Leaders: How to Deal with Dissonance

March 8, 2019 | Building bosses Deborah Rinner, Chief Learning Officer, Tero International, drinner@tero.com

Not everyone loves a clown. Many people fear them. Charles Dickens identified what is feared in the image of a clown. He said, “What causes fear is not the exaggerated painted face, or the dull face of a person underneath. It is the tension between the two. The dissonance between what is and what appears to be.”

Leadership situations can also cause a gap between what is and what appears to be.

Here are a few examples:

  • You are now a leader to what were your peers
  • You must get buy-in for a change that others and you yourself do not believe in
  • You give a board presentation and your presentation skills are not as good as people expect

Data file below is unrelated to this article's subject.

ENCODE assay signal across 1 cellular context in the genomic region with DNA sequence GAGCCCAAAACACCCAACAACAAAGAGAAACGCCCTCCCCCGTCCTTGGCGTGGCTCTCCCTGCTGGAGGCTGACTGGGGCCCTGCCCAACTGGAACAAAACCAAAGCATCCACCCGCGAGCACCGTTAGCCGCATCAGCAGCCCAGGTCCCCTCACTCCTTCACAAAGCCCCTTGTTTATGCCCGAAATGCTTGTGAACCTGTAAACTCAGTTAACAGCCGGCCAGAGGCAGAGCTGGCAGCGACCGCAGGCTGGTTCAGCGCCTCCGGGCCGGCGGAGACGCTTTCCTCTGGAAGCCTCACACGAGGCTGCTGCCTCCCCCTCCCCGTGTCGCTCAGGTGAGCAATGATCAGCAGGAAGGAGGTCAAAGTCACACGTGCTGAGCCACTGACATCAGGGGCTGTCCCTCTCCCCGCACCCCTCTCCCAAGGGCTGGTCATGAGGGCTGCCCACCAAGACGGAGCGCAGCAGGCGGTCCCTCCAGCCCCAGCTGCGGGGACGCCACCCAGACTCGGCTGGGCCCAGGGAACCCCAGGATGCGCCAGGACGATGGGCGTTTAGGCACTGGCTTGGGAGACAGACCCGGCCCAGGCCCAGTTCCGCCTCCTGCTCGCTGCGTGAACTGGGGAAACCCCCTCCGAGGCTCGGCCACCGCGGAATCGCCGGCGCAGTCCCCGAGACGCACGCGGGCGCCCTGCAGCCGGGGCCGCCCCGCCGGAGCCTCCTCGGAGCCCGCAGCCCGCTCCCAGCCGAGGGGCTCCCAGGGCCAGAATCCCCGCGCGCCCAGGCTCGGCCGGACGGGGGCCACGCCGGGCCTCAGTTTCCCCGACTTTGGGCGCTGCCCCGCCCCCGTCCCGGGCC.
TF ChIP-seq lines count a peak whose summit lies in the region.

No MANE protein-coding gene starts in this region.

How can you deal with the dissonance?

  • Identify the issue. Is the dissonance between how you want to be perceived and how you’ll be perceived due to a lack of skill? Is it the tension of knowing you’re viewed as a capable leader but you don’t know how to capably affect a particular situation?
  • Address the issue by finding support in the form of effective leadership tools. The experienced woodworker has more sophisticated tools than the novice. Leaders need more advanced tools than those they lead.

Inability to be effective is a legitimate fear for leaders who have the development of others entrusted to them. Yet abilities can be developed and future dissonance can be prevented if we acquire and use an effective set of leadership tools.